Expertise in letter writing should be an indispensable part of your writing arsenal.
It goes without saying that there are manifold uses for letters. All job seekers should use a cover letter to accompany any resume which is sent out. The cover letter should introduce you personally to the prospective interviewer. The letter should specify the position you are seeking and state how you learned about it. It should explain why you are qualified for the position and how your qualifications will benefit the company. Close the letter by requesting an interview, and state when you will be available.
A properly worded letter of inquiry about a job prospect may open a door of opportunity for you. Also, sending a thank you letter to acknowledge an interview may make a difference to the interviewer.
Business letters should be clear, to the point, and correctly punctuated and formatted. Properly written, attractive letters will reflect favorably on you individually as well as any company that employs you.
It is important to confirm all important meetings, events, telephone conversations, and decisions by letter. It’s a good idea to leave a paper trail for future reference; it will go a long way to avoid misunderstandings and is always a good business practice.
There are several guidelines to keep in mind when writing a letter.
1. The heading of the letter should be centered and provide the writer’s full name, address, and telephone number. Adding an email address and cell/mobile phone number is discretionary. But you want to make sure the addressee knows how to contact you easily.
2. The date of the letter should appear directly under the heading.
3. The addressee’s address inside the letter should be the same as the address which appears on the mailing envelope. Do not omit street or avenue.
4. Use a reference line following the address to reference an order number, invoice number, a previous letter, or any other convenient point of reference. The reference should be preceded by “RE:”
5. The greeting (or salutation, as it is sometimes called), should be separated by two spaces from the inside address or the reference line, if one is used. The inside address and the greeting should begin at the left margin. The greeting should be followed by a colon for business letters and a comma for personal letters.
Typical greetings include the following:
Dear Sir (or Madam):
Dear Mr. Jones:
Dear Mrs. Smith:
Dear Ms. Brown:
Dear IRS: (or other agency if known)
Avoid using “To Whom It May Concern, “if at all possible.
6. Begin the body of the letter one line below the greeting. Don’t use shorthand or abbreviated writing. Always write with direct, full sentences. Avoid flowery or hackneyed language such as “I beg to advise,” and all slang expressions.
Wrong: Your kind favor of (date) has been received and we hasten to inform you the order has been shipped immediately following.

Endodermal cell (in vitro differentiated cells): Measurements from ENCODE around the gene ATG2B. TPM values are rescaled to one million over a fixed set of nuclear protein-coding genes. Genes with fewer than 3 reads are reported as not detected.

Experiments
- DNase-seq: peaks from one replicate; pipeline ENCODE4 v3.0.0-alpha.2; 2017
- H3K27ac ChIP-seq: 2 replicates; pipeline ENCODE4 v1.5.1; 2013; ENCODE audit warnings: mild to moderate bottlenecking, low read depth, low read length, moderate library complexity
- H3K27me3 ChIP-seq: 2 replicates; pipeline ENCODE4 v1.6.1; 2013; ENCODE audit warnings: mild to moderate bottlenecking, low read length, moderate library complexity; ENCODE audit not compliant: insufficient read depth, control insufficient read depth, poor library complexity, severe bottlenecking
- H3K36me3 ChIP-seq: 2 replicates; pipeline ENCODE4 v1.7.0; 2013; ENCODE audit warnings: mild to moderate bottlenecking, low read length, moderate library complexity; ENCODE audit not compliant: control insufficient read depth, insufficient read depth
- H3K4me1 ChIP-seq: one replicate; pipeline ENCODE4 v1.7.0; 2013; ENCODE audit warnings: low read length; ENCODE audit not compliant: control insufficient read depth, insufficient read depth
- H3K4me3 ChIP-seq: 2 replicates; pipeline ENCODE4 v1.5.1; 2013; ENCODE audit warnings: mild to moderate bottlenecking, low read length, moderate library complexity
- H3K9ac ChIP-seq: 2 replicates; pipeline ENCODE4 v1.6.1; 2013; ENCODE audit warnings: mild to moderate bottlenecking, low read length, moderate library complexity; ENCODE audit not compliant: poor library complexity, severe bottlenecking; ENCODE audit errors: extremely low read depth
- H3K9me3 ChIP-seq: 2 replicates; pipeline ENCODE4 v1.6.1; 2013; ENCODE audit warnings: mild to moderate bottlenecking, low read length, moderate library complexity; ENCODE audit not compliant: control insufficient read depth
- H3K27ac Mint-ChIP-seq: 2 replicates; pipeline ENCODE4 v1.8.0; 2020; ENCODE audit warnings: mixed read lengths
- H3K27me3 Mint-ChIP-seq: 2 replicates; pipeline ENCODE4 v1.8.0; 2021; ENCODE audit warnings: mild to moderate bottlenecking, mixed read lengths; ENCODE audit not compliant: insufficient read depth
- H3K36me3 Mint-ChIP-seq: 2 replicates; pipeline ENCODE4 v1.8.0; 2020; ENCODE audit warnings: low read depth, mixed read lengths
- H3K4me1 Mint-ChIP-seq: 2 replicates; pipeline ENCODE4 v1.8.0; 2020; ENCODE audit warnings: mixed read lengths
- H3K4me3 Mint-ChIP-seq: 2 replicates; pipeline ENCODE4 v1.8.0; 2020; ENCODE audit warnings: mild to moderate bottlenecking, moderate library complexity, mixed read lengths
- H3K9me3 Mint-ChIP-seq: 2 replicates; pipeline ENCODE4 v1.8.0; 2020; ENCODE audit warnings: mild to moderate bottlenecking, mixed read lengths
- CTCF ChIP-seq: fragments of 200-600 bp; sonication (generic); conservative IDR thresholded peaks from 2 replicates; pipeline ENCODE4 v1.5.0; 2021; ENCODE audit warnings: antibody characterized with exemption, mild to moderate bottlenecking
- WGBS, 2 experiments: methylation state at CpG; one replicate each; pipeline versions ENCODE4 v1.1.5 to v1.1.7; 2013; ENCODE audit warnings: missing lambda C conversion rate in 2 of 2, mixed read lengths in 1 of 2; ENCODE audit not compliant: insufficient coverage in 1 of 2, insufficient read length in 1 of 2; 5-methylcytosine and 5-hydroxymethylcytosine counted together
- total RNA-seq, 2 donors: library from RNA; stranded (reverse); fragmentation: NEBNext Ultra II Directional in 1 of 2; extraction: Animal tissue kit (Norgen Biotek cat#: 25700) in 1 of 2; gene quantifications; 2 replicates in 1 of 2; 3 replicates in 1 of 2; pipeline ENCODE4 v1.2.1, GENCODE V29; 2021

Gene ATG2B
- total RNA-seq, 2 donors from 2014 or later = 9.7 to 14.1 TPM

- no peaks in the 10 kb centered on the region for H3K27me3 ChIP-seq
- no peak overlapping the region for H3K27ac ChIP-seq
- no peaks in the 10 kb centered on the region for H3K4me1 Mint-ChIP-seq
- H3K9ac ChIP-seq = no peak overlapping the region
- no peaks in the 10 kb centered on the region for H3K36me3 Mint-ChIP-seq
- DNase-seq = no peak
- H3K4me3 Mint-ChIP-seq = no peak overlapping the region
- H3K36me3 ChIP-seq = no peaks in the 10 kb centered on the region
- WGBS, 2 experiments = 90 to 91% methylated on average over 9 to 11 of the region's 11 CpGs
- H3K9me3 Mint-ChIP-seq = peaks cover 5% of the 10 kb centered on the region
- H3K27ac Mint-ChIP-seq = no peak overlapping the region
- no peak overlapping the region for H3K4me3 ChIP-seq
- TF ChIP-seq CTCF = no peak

Better: We have received your order dated (date). The order was filled on (date) and shipped on (date).
7. Get right to the point. If you are applying for a job, begin by stating “I am applying for,” and not “I would apply for” or “I wish to apply for.”
8. As pointed out in previous blogs, as well as in my book, “The Art of Clear Writing,” (available at amazon.com/kindle books and in print), organization is essential to clear writing. This is true in letter writing as well. Group your thoughts logically. If you are applying for a job, an appropriate grouping might consist of personal qualifications, followed by experience and then references.
9. Finish the letter with a simple sentence such as:
I hope to hear from you soon, I trust this answers your letter, or
Please advise me if further information is required.
Avoid any closing that begins with a participle such as “Thanking you for your consideration of this request.” It is better to say simply, “Thank you for your consideration of this request.”
10. The closing should begin at the left margin, followed by a comma. Appropriate closings include the following:
11. Sign your name clearly and type it out four spaces directly underneath the signature using all capital letters or initial capitals. It is discretionary whether to provide a title or degree before or after the signature. A married woman may add her married name in parenthesis following her typed name. Do not follow the signature with any punctuation.
12. If you are sending a copy of the letter to someone else, add “cc [name of additional addressee]” two spaces below your typed name. Place a check mark by the “cc” on the copy being sent to designate that the addressee is getting that copy. Sending a cover letter with the copy is discretionary, depending on the circumstances.
13. If you are enclosing any document with the letter add “Encl.” following your typed name or any “cc.”
14. Miscellaneous matters. For business correspondence, only use one side of the paper; fold the letter twice horizontally in equal sections. Don’t staple or clip pages together.
Use these letter writing skills to enhance your writing credentials. Good letter writing goes hand in glove with clear writing.
Copyright © Arnold G. Regardie. All rights reserved.